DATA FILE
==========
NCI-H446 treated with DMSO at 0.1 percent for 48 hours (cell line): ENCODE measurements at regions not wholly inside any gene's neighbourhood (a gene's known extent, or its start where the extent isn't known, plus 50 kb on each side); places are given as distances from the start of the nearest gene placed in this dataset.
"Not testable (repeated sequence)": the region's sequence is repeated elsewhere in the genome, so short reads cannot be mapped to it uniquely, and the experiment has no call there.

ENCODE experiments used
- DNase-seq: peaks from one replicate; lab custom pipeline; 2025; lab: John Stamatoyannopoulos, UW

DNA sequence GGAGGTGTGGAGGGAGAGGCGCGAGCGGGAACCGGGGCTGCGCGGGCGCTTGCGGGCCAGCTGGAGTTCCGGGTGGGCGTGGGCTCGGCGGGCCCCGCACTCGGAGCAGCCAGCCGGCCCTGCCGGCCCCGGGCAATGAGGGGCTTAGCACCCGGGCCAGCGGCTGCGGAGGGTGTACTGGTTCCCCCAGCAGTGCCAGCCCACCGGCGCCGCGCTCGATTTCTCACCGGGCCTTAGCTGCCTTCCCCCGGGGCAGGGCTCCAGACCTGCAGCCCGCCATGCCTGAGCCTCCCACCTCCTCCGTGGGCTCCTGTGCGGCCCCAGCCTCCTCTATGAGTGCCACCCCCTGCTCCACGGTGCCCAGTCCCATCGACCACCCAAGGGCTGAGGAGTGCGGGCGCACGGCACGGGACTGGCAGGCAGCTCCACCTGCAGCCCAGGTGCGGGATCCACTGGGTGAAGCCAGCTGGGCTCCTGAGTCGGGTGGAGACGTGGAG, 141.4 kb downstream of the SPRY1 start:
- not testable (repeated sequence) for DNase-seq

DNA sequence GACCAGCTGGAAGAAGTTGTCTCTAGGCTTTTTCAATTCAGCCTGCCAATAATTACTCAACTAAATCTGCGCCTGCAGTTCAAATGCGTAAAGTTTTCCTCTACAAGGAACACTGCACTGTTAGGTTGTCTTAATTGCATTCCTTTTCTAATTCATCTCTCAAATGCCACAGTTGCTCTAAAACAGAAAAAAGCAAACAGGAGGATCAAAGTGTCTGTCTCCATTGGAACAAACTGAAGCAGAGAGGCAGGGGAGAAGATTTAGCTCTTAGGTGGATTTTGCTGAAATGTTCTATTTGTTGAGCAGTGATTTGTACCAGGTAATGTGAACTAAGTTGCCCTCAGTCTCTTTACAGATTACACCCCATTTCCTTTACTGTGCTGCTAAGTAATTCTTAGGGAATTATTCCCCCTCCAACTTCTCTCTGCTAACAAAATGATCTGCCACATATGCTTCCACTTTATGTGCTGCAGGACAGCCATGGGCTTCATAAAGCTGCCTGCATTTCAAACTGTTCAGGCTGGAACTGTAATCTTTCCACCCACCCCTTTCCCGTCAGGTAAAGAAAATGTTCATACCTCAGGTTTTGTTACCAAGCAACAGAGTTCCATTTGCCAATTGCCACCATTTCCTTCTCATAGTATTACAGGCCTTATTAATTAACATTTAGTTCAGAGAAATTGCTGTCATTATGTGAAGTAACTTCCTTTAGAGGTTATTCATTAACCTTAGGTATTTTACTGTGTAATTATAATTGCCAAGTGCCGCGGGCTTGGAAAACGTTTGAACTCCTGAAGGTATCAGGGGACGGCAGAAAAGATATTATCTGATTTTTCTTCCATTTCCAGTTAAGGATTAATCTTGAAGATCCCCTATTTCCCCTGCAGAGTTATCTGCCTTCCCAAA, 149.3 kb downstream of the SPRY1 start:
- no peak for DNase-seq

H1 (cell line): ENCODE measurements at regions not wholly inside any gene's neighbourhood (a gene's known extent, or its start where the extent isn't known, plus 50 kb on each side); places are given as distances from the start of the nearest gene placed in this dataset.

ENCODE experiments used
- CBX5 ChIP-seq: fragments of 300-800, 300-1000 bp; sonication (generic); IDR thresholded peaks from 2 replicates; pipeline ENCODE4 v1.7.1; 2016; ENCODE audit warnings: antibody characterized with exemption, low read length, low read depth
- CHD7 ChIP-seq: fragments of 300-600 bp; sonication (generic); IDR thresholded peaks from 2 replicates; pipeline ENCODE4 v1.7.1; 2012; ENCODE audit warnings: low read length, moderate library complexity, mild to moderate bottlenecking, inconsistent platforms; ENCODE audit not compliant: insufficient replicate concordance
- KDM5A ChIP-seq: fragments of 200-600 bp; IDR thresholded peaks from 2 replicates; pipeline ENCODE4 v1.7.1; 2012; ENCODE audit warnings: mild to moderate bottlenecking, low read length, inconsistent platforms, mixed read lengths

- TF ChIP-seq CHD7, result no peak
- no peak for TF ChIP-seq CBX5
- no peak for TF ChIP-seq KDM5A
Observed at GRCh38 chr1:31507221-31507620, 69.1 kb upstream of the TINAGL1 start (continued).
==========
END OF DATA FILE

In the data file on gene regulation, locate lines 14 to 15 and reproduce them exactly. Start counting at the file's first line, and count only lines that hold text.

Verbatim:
- TF ChIP-seq CHD7, result no peak
- no peak for TF ChIP-seq CBX5